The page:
Norris said she made a habit of taking “left-turns,” changing direction and going on a path she hadn’t before imagined for herself. So here’s my left turn into less self-congratulatory territory, starting with my six-word story for the Race Card Project: white women need to do more.

To me, post-racial brought to mind the word “myth.” I had grown accustomed to rhetoric I was immersed in, only using the word when we talk about “the myth of post-racial America,” the ways in which it is imagined and not yet realized. Yet until Nov. 8, I did not have the slightest inkling of how I myself had fell for a strain of that myth through overestimating the influence of intersectionality on white women. Let me explain.

I thought I knew that America was not yet post-racial. I knew that racism was still prevalent both interpersonally, systemically and structurally in our society. But I unfortunately bought into a form of self-exculpatory white feminism that attributed the persistence of racism to white supremacy and patriarchy in tandem, genuinely believing that the responsibility for the unfortunate perseverance of those systems of oppression lay with not necessarily white people as a whole but more specifically white men as a social class. White women like me surely understood the importance of working collectively towards the goal of liberation from the hierarchies of sex and race that prevent people of color and all women from equality of opportunity, right? This delusion was shattered for me upon further examining exit polls in November of last year. CNN: 52 percent of white women who voted did so for Trump. Washington Post: 61 percent of white women with no college degree voted for Trump, 44 percent of white women with a college degree did too. I was shocked.

Where were the women like me who I thought would turn up to the voting booths and do their part to push for progress? As it turned out, my idea of my place in our nation’s dynamic was wrong. I was wrong. I thought I knew post-racial America was a myth, but in viewing civil rights for people of color as having substantial common ground with civil rights for women as a class and assuming other white women would do the same, I had generated my own mythical reality.

In part, I was able to dupe myself into this through the silence Norris brought my attention to. At Thanksgiving, I am asked to hold my tongue on issues of race and I oblige. I don’t bring up my concerns about racism to my grandmother because I’m not supposed to stress her out or cause conflict within my family. I don’t ask her about living through desegregation because it’s not considered polite dinner conversation. But that silence comes with a weight and a price.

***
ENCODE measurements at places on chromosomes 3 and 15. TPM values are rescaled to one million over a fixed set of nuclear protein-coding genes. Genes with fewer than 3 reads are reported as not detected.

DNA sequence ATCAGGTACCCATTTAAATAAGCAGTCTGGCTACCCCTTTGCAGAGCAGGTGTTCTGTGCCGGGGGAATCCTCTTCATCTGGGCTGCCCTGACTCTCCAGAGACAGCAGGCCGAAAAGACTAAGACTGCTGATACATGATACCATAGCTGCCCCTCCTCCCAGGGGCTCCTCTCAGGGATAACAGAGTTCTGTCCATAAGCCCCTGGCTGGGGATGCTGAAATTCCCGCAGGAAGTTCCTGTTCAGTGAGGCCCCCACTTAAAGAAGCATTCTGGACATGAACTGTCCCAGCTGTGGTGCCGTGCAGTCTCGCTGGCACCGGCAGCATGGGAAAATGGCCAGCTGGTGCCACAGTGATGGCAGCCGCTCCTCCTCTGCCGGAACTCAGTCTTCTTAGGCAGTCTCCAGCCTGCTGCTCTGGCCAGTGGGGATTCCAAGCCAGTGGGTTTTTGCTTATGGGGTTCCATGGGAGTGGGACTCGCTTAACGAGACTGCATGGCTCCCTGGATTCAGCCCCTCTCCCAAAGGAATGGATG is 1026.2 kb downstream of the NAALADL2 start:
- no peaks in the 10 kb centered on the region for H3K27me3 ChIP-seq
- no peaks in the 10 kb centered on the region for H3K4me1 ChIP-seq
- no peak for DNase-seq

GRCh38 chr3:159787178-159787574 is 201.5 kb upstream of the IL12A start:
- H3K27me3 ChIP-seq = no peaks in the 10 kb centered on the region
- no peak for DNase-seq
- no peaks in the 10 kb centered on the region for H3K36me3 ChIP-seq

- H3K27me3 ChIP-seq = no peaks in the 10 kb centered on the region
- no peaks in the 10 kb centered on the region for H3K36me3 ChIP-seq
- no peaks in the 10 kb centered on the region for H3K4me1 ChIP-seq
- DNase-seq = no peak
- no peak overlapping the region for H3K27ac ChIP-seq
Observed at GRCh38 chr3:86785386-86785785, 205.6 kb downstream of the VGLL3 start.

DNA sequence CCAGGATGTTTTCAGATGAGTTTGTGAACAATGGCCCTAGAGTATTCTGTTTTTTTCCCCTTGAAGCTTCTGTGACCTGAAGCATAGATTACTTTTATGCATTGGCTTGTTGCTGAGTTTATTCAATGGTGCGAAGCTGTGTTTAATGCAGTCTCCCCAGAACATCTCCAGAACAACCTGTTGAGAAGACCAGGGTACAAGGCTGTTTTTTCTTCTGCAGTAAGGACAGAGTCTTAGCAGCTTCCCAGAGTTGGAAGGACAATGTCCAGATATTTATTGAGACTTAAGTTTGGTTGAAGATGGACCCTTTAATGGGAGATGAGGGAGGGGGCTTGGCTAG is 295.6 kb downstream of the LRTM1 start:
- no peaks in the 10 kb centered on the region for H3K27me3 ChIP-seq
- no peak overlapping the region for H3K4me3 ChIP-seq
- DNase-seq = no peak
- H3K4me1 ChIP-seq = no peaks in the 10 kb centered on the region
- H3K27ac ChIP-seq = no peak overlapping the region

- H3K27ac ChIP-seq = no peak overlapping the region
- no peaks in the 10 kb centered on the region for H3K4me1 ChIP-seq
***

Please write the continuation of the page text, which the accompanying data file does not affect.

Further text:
Maybe some of us millennial white women still don’t believe it was “us” who elected Trump. The New York Times exit polling data says only 37 percent of voters aged 18 to 29 voted for Trump “” maybe this does cheer some of us up about the prospect of progress down the line. But to me it also says this again: white women need to do more.

I say this especially now for white women in that youngest voting age bracket. We stand a chance of changing the way the older white women we interact with see the world and race within it. We can no longer add passively in the weight of silence on race in private spaces as that weight has formed an anchor which keeps the best and the brightest people in America down at the bottom, where their rights can be carefully and quietly legislated away. Michele Norris moved me to a place of self-reflection and evaluation, where I can take this realization of my own misinformed beliefs and put myself to the work of having uncomfortable but essential conversations about race with the white women in my life I stand a chance of being heard by. We are tasked with practicing deep listening and speaking our truths to aid in understanding our differences. We are to fight for the America we want to see even if we don’t see it evidenced in front of us.